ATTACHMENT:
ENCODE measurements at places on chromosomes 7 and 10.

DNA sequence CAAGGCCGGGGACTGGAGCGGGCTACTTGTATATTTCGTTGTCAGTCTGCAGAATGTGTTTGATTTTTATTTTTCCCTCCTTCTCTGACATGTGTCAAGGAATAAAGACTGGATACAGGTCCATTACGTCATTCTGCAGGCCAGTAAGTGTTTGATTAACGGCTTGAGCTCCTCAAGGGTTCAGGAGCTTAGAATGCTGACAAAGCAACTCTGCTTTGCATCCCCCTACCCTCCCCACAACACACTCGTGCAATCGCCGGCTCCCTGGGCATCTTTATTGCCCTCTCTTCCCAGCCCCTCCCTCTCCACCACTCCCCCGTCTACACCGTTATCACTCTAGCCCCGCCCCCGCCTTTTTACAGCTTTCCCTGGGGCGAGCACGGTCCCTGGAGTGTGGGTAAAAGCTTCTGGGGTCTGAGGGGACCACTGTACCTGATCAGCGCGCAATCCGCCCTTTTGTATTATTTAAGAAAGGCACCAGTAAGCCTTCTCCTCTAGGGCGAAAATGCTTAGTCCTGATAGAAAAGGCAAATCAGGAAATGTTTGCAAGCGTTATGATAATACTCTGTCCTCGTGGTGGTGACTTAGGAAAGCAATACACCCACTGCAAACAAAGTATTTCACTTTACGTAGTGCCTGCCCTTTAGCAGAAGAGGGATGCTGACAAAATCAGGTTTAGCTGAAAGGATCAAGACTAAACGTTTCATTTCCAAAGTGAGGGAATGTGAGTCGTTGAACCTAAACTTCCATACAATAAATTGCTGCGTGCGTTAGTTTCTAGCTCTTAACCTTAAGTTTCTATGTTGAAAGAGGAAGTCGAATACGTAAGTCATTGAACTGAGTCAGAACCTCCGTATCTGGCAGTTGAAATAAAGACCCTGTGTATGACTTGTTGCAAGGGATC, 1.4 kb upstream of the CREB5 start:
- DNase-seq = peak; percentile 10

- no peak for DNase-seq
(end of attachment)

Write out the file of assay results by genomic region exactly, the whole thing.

ENCODE measurements at places on chromosomes 7 and 10.

DNA sequence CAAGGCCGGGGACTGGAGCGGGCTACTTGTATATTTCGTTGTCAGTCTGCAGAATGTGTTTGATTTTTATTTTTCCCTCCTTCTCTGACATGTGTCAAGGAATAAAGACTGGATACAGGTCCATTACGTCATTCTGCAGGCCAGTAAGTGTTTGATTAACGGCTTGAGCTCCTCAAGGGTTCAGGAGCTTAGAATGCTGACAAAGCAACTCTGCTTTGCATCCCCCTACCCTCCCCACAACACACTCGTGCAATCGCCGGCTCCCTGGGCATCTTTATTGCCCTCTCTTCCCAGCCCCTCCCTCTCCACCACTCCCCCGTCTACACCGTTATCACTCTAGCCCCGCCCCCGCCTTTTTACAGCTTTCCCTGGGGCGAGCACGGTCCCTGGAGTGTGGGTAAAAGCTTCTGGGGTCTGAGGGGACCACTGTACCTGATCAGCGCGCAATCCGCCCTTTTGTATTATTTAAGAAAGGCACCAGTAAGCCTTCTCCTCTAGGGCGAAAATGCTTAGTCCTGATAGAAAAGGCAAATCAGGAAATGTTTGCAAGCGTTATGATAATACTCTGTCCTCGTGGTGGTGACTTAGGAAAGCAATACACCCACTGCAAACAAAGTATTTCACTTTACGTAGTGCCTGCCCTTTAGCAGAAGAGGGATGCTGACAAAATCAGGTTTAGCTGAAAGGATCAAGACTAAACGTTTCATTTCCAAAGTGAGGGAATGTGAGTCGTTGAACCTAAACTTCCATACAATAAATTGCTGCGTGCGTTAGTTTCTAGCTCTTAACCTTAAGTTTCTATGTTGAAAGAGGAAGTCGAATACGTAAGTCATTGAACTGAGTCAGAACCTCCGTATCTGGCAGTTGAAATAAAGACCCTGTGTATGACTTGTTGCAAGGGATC, 1.4 kb upstream of the CREB5 start:
- DNase-seq = peak; percentile 10

- no peak for DNase-seq